Blackouts are chemically induced periods of amnesia. They are common in alcoholism. In a blackout a person walks, talks, goes about their business, but lacks memory of that time later. Unless something happens to make the alcoholic aware that there is a missing block of time, there will be no knowledge that the blackout occurred at all. Recall of the blacked out events never returns.
Fear & Confusion
Blackouts are not passing out or losing consciousness. Many alcoholics don’t even seem drunk in a blackout. This phenomenon is a source of confusion, anger, pain, and fear for both the alcoholic and others. There are reports of alcoholics taking trips, ﬂying airplanes, and even doing surgery in a blackout. Commonly, blackouts last for a few minutes or a couple of hours, but they can last for days.
The exact mechanism of blackouts has not been determined. Some think the drug interferes with the natural transfer of the immediate past events from short-term to long-term memory. In the blackout, you remember events of the past several minutes, but that memory is not being transferred to long-term memory.
There is no indication that the blackout is taking place, so you never know it unless it lasts a long time or something requires you to try to remember it. You may never know you have had a blackout until someone points out a missed appointment, or describes behavior you don’t remember.
Symptom of Alcoholism?
Many consider blackouts to be a sure sign of alcoholism. Varying amounts of alcohol can produce them. Alcoholics may be afraid, defensive, or accusatory about events surrounding a blackout. Even when faced with the awareness that a blackout has occurred, there is so much fear that the memory of the confrontation may itself be repressed.
Blackouts can occur with drugs other than alcohol. Compulsive eaters sometimes report blackout-like states after a heavy binge, especially on high-sugar, high-fat foods. '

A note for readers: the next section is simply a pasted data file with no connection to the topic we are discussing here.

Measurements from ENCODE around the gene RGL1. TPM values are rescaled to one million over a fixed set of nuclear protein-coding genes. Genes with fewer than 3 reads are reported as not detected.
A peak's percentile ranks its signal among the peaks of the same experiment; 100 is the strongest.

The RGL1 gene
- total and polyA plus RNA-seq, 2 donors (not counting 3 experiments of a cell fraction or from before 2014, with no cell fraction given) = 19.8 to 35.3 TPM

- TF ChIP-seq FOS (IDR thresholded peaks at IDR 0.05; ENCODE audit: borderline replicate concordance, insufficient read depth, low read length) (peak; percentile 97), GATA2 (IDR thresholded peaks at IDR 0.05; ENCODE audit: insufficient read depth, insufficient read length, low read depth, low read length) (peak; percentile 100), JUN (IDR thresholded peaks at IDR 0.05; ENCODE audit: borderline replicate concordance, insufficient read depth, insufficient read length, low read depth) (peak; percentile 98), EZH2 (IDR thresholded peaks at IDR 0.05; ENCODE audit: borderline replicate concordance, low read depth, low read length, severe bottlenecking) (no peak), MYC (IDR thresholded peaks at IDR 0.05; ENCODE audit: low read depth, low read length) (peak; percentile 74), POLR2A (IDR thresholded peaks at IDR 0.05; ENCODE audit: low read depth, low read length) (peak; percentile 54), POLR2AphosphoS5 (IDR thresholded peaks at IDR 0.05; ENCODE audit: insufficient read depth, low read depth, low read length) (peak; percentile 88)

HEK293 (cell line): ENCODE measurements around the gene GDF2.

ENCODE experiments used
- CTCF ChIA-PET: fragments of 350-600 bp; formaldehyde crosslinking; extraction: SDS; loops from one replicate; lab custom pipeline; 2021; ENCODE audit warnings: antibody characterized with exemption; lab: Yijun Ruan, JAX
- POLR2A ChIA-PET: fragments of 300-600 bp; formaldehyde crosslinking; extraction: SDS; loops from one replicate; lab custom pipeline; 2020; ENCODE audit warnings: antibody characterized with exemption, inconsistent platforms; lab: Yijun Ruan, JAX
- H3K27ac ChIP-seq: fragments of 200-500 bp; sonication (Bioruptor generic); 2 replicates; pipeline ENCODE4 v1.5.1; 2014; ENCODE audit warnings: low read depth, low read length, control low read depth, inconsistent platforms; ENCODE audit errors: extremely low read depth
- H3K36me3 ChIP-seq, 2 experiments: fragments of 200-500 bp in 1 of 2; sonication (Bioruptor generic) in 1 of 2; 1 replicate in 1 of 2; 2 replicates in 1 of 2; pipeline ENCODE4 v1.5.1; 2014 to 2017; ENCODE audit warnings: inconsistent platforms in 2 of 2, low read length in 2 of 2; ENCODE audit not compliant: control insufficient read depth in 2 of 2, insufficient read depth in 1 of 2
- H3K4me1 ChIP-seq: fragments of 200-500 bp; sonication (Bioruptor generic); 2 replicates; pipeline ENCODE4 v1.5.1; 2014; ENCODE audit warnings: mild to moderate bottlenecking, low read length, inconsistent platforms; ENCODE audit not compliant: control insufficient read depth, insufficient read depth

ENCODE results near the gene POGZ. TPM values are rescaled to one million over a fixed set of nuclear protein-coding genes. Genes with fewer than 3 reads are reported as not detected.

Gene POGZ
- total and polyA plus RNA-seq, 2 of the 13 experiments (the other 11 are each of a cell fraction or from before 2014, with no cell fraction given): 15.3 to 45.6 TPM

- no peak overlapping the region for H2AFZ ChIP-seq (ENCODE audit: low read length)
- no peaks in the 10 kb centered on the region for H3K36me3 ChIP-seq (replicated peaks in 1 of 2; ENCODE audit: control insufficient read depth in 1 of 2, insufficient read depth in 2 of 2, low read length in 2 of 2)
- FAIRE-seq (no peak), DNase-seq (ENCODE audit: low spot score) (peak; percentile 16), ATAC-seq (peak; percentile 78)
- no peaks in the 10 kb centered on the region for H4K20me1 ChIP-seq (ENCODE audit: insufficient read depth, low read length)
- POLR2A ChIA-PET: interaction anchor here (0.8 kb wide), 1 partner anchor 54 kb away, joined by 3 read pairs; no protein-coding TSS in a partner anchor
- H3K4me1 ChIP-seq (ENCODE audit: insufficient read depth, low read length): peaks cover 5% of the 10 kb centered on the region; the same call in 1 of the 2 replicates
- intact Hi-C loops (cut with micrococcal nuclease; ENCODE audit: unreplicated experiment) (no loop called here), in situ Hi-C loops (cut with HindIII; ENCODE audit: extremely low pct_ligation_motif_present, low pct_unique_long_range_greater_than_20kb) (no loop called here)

Euphoric recall is a distortion of memory that occurs in alcoholism and other addictions. You remember things, but not accurately. Alcohol, other drugs, and possibly even internal neurotransmitter imbalances cause you to feel uninhibited. When the emotions are so affected, you can get the giggles or have crying spells. You may remember feeling good without remembering the embarrassment or other negative effects of the situation. Euphoric recall contributes to the delusional system of addiction.
Repression is psychologically induced forgetting of unpleasant events or memories. The memory of the pain and shame of addictive behavior can be so great that the conscious mind pushes it out of awareness. It is often a healthy defense to make life bearable, but in addiction it can easily perpetuate the disease. These memories can be triggered by certain stimuli.
Abuse & Incest
Children who are victims of abuse or incest may use repression to survive. The repressed fear and anger, lack of trust, and denial of feelings can interfere with their spontaneity and inhibit relationships. Self-searching, experiential therapy, or o;her stimuli or images may elicit these memories. When memories start to return, you need a safe, supportive environment to work through these memories and feelings.
Updated 7 Sep 2015
Addictionary 2 by Jan & Judy Wilson
is licensed under a Creative Commons Attribution-ShareAlike 4.0 International License.